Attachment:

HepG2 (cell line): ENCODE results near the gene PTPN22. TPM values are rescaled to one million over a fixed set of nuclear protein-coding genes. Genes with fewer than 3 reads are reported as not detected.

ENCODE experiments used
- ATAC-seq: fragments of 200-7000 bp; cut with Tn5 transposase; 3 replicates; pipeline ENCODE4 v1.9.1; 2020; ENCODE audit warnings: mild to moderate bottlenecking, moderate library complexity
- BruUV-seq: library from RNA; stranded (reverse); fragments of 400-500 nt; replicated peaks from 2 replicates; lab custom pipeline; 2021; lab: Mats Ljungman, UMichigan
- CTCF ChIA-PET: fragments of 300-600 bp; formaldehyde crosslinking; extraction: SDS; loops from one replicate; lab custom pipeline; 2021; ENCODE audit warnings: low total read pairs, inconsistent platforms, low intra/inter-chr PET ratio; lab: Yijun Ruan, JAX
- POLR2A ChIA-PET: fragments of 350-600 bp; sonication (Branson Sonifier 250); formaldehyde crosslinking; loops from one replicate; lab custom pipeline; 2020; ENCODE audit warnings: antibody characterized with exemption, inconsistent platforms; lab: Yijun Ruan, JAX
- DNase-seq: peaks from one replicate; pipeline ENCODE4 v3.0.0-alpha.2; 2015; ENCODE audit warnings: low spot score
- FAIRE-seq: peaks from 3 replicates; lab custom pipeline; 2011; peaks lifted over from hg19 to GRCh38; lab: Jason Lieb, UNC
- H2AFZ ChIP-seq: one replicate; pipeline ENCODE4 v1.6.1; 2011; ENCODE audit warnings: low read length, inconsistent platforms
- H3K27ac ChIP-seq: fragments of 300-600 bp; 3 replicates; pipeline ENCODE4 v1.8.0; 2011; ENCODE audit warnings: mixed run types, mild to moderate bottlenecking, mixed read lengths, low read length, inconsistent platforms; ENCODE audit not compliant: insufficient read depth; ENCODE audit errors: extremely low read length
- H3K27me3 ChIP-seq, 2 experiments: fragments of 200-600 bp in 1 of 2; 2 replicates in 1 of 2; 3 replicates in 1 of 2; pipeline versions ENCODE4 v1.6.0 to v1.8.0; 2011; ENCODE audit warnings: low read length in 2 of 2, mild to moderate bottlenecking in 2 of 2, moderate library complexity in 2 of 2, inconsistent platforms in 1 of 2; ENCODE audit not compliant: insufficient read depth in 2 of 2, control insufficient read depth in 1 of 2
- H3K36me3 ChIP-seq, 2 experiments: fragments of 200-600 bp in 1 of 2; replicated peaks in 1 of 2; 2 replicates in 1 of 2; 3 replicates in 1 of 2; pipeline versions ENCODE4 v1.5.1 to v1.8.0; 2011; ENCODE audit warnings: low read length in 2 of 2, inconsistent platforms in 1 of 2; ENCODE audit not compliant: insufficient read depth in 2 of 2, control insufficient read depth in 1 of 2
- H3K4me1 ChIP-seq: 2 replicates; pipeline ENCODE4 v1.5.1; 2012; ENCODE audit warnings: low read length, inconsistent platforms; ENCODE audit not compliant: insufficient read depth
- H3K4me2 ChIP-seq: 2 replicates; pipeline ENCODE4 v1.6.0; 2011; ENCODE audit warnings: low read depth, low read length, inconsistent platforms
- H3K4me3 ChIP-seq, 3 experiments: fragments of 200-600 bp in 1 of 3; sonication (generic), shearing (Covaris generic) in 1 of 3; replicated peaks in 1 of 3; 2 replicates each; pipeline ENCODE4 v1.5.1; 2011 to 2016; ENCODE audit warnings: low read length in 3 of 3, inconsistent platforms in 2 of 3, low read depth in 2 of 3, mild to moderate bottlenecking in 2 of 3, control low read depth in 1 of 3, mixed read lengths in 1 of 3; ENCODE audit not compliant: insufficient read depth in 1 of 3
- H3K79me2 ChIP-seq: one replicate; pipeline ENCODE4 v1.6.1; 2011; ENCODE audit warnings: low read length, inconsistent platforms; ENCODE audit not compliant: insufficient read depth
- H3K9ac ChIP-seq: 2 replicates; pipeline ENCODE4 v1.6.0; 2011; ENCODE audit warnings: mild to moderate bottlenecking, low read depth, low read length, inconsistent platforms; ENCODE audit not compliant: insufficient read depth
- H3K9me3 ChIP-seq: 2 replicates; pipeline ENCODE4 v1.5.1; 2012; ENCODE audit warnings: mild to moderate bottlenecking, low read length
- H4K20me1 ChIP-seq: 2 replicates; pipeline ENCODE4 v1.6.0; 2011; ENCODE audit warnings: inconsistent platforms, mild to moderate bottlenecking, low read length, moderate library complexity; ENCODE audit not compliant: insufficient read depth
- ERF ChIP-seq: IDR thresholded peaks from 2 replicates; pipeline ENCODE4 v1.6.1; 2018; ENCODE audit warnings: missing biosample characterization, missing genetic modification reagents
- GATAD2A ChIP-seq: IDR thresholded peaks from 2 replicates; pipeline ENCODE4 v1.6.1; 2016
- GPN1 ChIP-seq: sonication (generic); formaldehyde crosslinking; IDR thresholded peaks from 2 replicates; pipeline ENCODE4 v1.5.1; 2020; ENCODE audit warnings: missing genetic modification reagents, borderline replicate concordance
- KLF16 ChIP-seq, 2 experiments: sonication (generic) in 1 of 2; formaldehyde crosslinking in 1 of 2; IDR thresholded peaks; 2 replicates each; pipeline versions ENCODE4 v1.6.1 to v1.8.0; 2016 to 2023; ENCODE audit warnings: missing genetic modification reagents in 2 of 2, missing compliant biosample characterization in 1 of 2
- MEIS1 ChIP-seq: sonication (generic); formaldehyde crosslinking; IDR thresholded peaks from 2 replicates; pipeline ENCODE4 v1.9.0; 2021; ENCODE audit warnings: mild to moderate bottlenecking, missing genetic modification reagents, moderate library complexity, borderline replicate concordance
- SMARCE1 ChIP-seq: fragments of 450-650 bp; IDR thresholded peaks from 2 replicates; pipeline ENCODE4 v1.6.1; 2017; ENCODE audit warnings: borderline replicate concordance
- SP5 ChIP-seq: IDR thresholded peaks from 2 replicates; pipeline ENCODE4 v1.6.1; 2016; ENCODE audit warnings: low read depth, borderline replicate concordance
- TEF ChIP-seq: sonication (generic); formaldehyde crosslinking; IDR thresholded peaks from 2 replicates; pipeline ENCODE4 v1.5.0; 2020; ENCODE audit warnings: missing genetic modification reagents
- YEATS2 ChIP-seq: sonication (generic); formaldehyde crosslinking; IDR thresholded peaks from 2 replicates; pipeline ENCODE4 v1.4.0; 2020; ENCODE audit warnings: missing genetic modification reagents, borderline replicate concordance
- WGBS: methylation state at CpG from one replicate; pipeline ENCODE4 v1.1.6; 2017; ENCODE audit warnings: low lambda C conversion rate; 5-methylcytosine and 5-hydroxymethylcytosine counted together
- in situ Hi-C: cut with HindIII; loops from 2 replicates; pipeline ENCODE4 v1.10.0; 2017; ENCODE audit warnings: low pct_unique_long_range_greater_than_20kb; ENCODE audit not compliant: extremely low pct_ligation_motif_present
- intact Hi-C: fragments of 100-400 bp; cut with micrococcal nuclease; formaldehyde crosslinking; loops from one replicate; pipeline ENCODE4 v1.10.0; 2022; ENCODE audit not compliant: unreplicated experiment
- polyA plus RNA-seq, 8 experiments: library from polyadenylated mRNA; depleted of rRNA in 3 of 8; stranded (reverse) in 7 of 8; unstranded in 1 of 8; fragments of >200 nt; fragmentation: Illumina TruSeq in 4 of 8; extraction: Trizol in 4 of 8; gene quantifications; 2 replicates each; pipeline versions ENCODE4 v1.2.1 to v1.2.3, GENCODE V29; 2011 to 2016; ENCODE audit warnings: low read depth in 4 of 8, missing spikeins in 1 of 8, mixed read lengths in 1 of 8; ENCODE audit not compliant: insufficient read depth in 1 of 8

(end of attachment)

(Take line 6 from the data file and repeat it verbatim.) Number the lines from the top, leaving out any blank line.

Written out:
- POLR2A ChIA-PET: fragments of 350-600 bp; sonication (Branson Sonifier 250); formaldehyde crosslinking; loops from one replicate; lab custom pipeline; 2020; ENCODE audit warnings: antibody characterized with exemption, inconsistent platforms; lab: Yijun Ruan, JAX